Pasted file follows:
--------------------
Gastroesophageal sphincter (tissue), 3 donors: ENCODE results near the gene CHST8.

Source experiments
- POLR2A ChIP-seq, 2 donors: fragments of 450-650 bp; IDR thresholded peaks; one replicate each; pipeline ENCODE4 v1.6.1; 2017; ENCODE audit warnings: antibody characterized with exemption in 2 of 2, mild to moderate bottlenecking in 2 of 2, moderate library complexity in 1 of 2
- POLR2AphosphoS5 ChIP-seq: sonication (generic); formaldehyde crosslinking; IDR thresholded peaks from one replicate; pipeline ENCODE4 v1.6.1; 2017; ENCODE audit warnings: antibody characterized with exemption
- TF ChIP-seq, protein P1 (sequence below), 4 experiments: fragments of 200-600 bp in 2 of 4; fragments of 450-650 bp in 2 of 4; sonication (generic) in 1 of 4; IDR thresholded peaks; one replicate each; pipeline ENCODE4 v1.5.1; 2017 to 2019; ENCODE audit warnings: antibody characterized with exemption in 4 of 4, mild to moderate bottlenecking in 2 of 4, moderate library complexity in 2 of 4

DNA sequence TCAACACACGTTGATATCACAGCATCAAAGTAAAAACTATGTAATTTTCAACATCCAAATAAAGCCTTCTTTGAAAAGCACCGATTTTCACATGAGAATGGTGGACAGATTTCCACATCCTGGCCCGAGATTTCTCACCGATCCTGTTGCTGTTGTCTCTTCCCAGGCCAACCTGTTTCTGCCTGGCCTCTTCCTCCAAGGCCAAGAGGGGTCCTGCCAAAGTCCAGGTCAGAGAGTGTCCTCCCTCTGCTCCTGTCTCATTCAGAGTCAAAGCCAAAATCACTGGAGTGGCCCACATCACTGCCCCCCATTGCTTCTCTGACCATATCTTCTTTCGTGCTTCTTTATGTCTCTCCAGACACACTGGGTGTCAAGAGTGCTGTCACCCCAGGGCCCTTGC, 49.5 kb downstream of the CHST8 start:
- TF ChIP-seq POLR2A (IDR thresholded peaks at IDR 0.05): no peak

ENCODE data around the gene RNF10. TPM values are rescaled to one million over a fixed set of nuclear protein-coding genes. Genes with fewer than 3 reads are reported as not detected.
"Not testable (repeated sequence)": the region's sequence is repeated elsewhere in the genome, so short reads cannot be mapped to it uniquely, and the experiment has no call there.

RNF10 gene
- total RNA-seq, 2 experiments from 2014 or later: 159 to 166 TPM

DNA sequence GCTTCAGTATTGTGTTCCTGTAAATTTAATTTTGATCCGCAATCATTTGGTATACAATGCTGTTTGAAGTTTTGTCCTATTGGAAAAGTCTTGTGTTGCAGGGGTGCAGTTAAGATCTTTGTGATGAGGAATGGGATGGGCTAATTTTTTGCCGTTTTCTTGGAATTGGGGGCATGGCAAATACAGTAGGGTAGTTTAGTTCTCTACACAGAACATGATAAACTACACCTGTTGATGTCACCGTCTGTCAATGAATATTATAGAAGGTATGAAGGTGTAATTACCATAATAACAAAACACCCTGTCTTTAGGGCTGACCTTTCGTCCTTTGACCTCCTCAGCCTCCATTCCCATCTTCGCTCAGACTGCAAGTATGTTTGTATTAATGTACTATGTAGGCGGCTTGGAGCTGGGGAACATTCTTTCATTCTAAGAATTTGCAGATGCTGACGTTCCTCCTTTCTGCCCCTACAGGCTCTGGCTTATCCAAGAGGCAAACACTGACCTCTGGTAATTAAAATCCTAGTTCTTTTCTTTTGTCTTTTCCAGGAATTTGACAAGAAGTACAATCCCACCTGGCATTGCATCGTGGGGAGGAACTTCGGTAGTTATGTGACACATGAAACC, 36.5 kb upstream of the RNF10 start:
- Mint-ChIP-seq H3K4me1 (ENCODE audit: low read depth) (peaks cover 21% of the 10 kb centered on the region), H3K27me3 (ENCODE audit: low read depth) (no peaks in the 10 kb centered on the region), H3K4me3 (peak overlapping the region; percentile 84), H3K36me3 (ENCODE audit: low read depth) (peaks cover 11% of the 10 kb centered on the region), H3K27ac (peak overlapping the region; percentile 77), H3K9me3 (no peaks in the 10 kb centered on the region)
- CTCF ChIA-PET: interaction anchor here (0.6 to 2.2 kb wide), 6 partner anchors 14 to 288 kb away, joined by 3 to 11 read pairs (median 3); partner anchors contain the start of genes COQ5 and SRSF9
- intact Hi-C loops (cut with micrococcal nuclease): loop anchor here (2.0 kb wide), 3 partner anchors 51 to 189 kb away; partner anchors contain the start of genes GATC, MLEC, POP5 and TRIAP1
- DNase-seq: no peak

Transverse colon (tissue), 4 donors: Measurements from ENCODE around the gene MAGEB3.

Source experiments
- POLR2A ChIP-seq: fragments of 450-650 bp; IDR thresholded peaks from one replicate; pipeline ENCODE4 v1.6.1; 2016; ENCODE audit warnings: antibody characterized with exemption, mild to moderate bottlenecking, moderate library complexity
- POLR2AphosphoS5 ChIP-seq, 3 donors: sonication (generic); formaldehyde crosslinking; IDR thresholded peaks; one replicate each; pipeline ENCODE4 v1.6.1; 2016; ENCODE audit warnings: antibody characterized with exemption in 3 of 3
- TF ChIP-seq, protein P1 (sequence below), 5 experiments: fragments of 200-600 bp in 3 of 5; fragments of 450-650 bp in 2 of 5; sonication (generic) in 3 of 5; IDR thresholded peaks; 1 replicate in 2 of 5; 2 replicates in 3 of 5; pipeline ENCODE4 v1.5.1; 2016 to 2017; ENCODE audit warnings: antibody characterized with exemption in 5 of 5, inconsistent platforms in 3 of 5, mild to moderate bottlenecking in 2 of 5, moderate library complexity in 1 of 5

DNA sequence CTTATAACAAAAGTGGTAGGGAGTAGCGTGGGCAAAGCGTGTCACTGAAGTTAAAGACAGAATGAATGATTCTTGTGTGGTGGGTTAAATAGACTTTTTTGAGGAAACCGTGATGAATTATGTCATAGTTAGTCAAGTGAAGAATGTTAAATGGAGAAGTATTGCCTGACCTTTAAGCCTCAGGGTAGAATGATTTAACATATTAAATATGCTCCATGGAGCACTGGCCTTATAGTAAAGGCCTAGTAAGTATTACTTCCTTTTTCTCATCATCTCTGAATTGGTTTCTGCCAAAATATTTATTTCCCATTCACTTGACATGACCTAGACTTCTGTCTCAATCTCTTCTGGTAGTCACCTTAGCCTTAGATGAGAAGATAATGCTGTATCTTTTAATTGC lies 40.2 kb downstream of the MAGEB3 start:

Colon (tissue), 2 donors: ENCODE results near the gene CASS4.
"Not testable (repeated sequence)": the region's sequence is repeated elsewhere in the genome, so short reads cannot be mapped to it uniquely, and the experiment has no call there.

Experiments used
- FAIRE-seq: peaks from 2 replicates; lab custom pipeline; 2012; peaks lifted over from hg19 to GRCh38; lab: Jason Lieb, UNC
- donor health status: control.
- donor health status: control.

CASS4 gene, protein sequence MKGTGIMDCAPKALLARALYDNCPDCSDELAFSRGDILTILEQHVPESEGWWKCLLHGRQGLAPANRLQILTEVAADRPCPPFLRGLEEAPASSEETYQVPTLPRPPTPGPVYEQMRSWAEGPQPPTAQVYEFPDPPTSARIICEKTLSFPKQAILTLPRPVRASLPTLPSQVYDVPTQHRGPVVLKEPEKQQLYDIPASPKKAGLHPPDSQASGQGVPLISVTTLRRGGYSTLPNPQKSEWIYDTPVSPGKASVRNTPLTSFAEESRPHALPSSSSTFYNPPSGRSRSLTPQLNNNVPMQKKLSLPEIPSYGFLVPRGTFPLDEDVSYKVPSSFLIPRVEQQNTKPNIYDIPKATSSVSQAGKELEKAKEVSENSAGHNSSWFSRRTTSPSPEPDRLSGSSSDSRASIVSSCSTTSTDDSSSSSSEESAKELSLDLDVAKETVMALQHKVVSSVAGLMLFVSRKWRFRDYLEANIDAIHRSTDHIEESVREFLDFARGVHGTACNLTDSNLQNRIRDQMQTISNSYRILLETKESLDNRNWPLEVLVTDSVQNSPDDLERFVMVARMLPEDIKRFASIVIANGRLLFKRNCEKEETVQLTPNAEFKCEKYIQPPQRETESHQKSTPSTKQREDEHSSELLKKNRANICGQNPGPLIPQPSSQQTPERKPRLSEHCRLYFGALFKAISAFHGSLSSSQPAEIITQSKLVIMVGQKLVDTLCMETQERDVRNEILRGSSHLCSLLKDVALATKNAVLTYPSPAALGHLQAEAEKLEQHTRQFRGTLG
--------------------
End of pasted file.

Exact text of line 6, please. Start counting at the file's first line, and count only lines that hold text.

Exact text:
DNA sequence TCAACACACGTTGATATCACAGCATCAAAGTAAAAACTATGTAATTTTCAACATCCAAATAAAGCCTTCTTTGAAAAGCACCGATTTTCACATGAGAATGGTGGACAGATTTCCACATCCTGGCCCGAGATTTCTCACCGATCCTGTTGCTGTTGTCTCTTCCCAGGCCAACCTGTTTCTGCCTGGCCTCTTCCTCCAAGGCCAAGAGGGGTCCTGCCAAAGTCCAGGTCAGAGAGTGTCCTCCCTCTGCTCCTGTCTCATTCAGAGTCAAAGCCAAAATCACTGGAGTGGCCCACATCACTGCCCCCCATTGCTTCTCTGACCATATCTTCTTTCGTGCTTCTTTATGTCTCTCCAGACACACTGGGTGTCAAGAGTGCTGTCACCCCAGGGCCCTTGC, 49.5 kb downstream of the CHST8 start: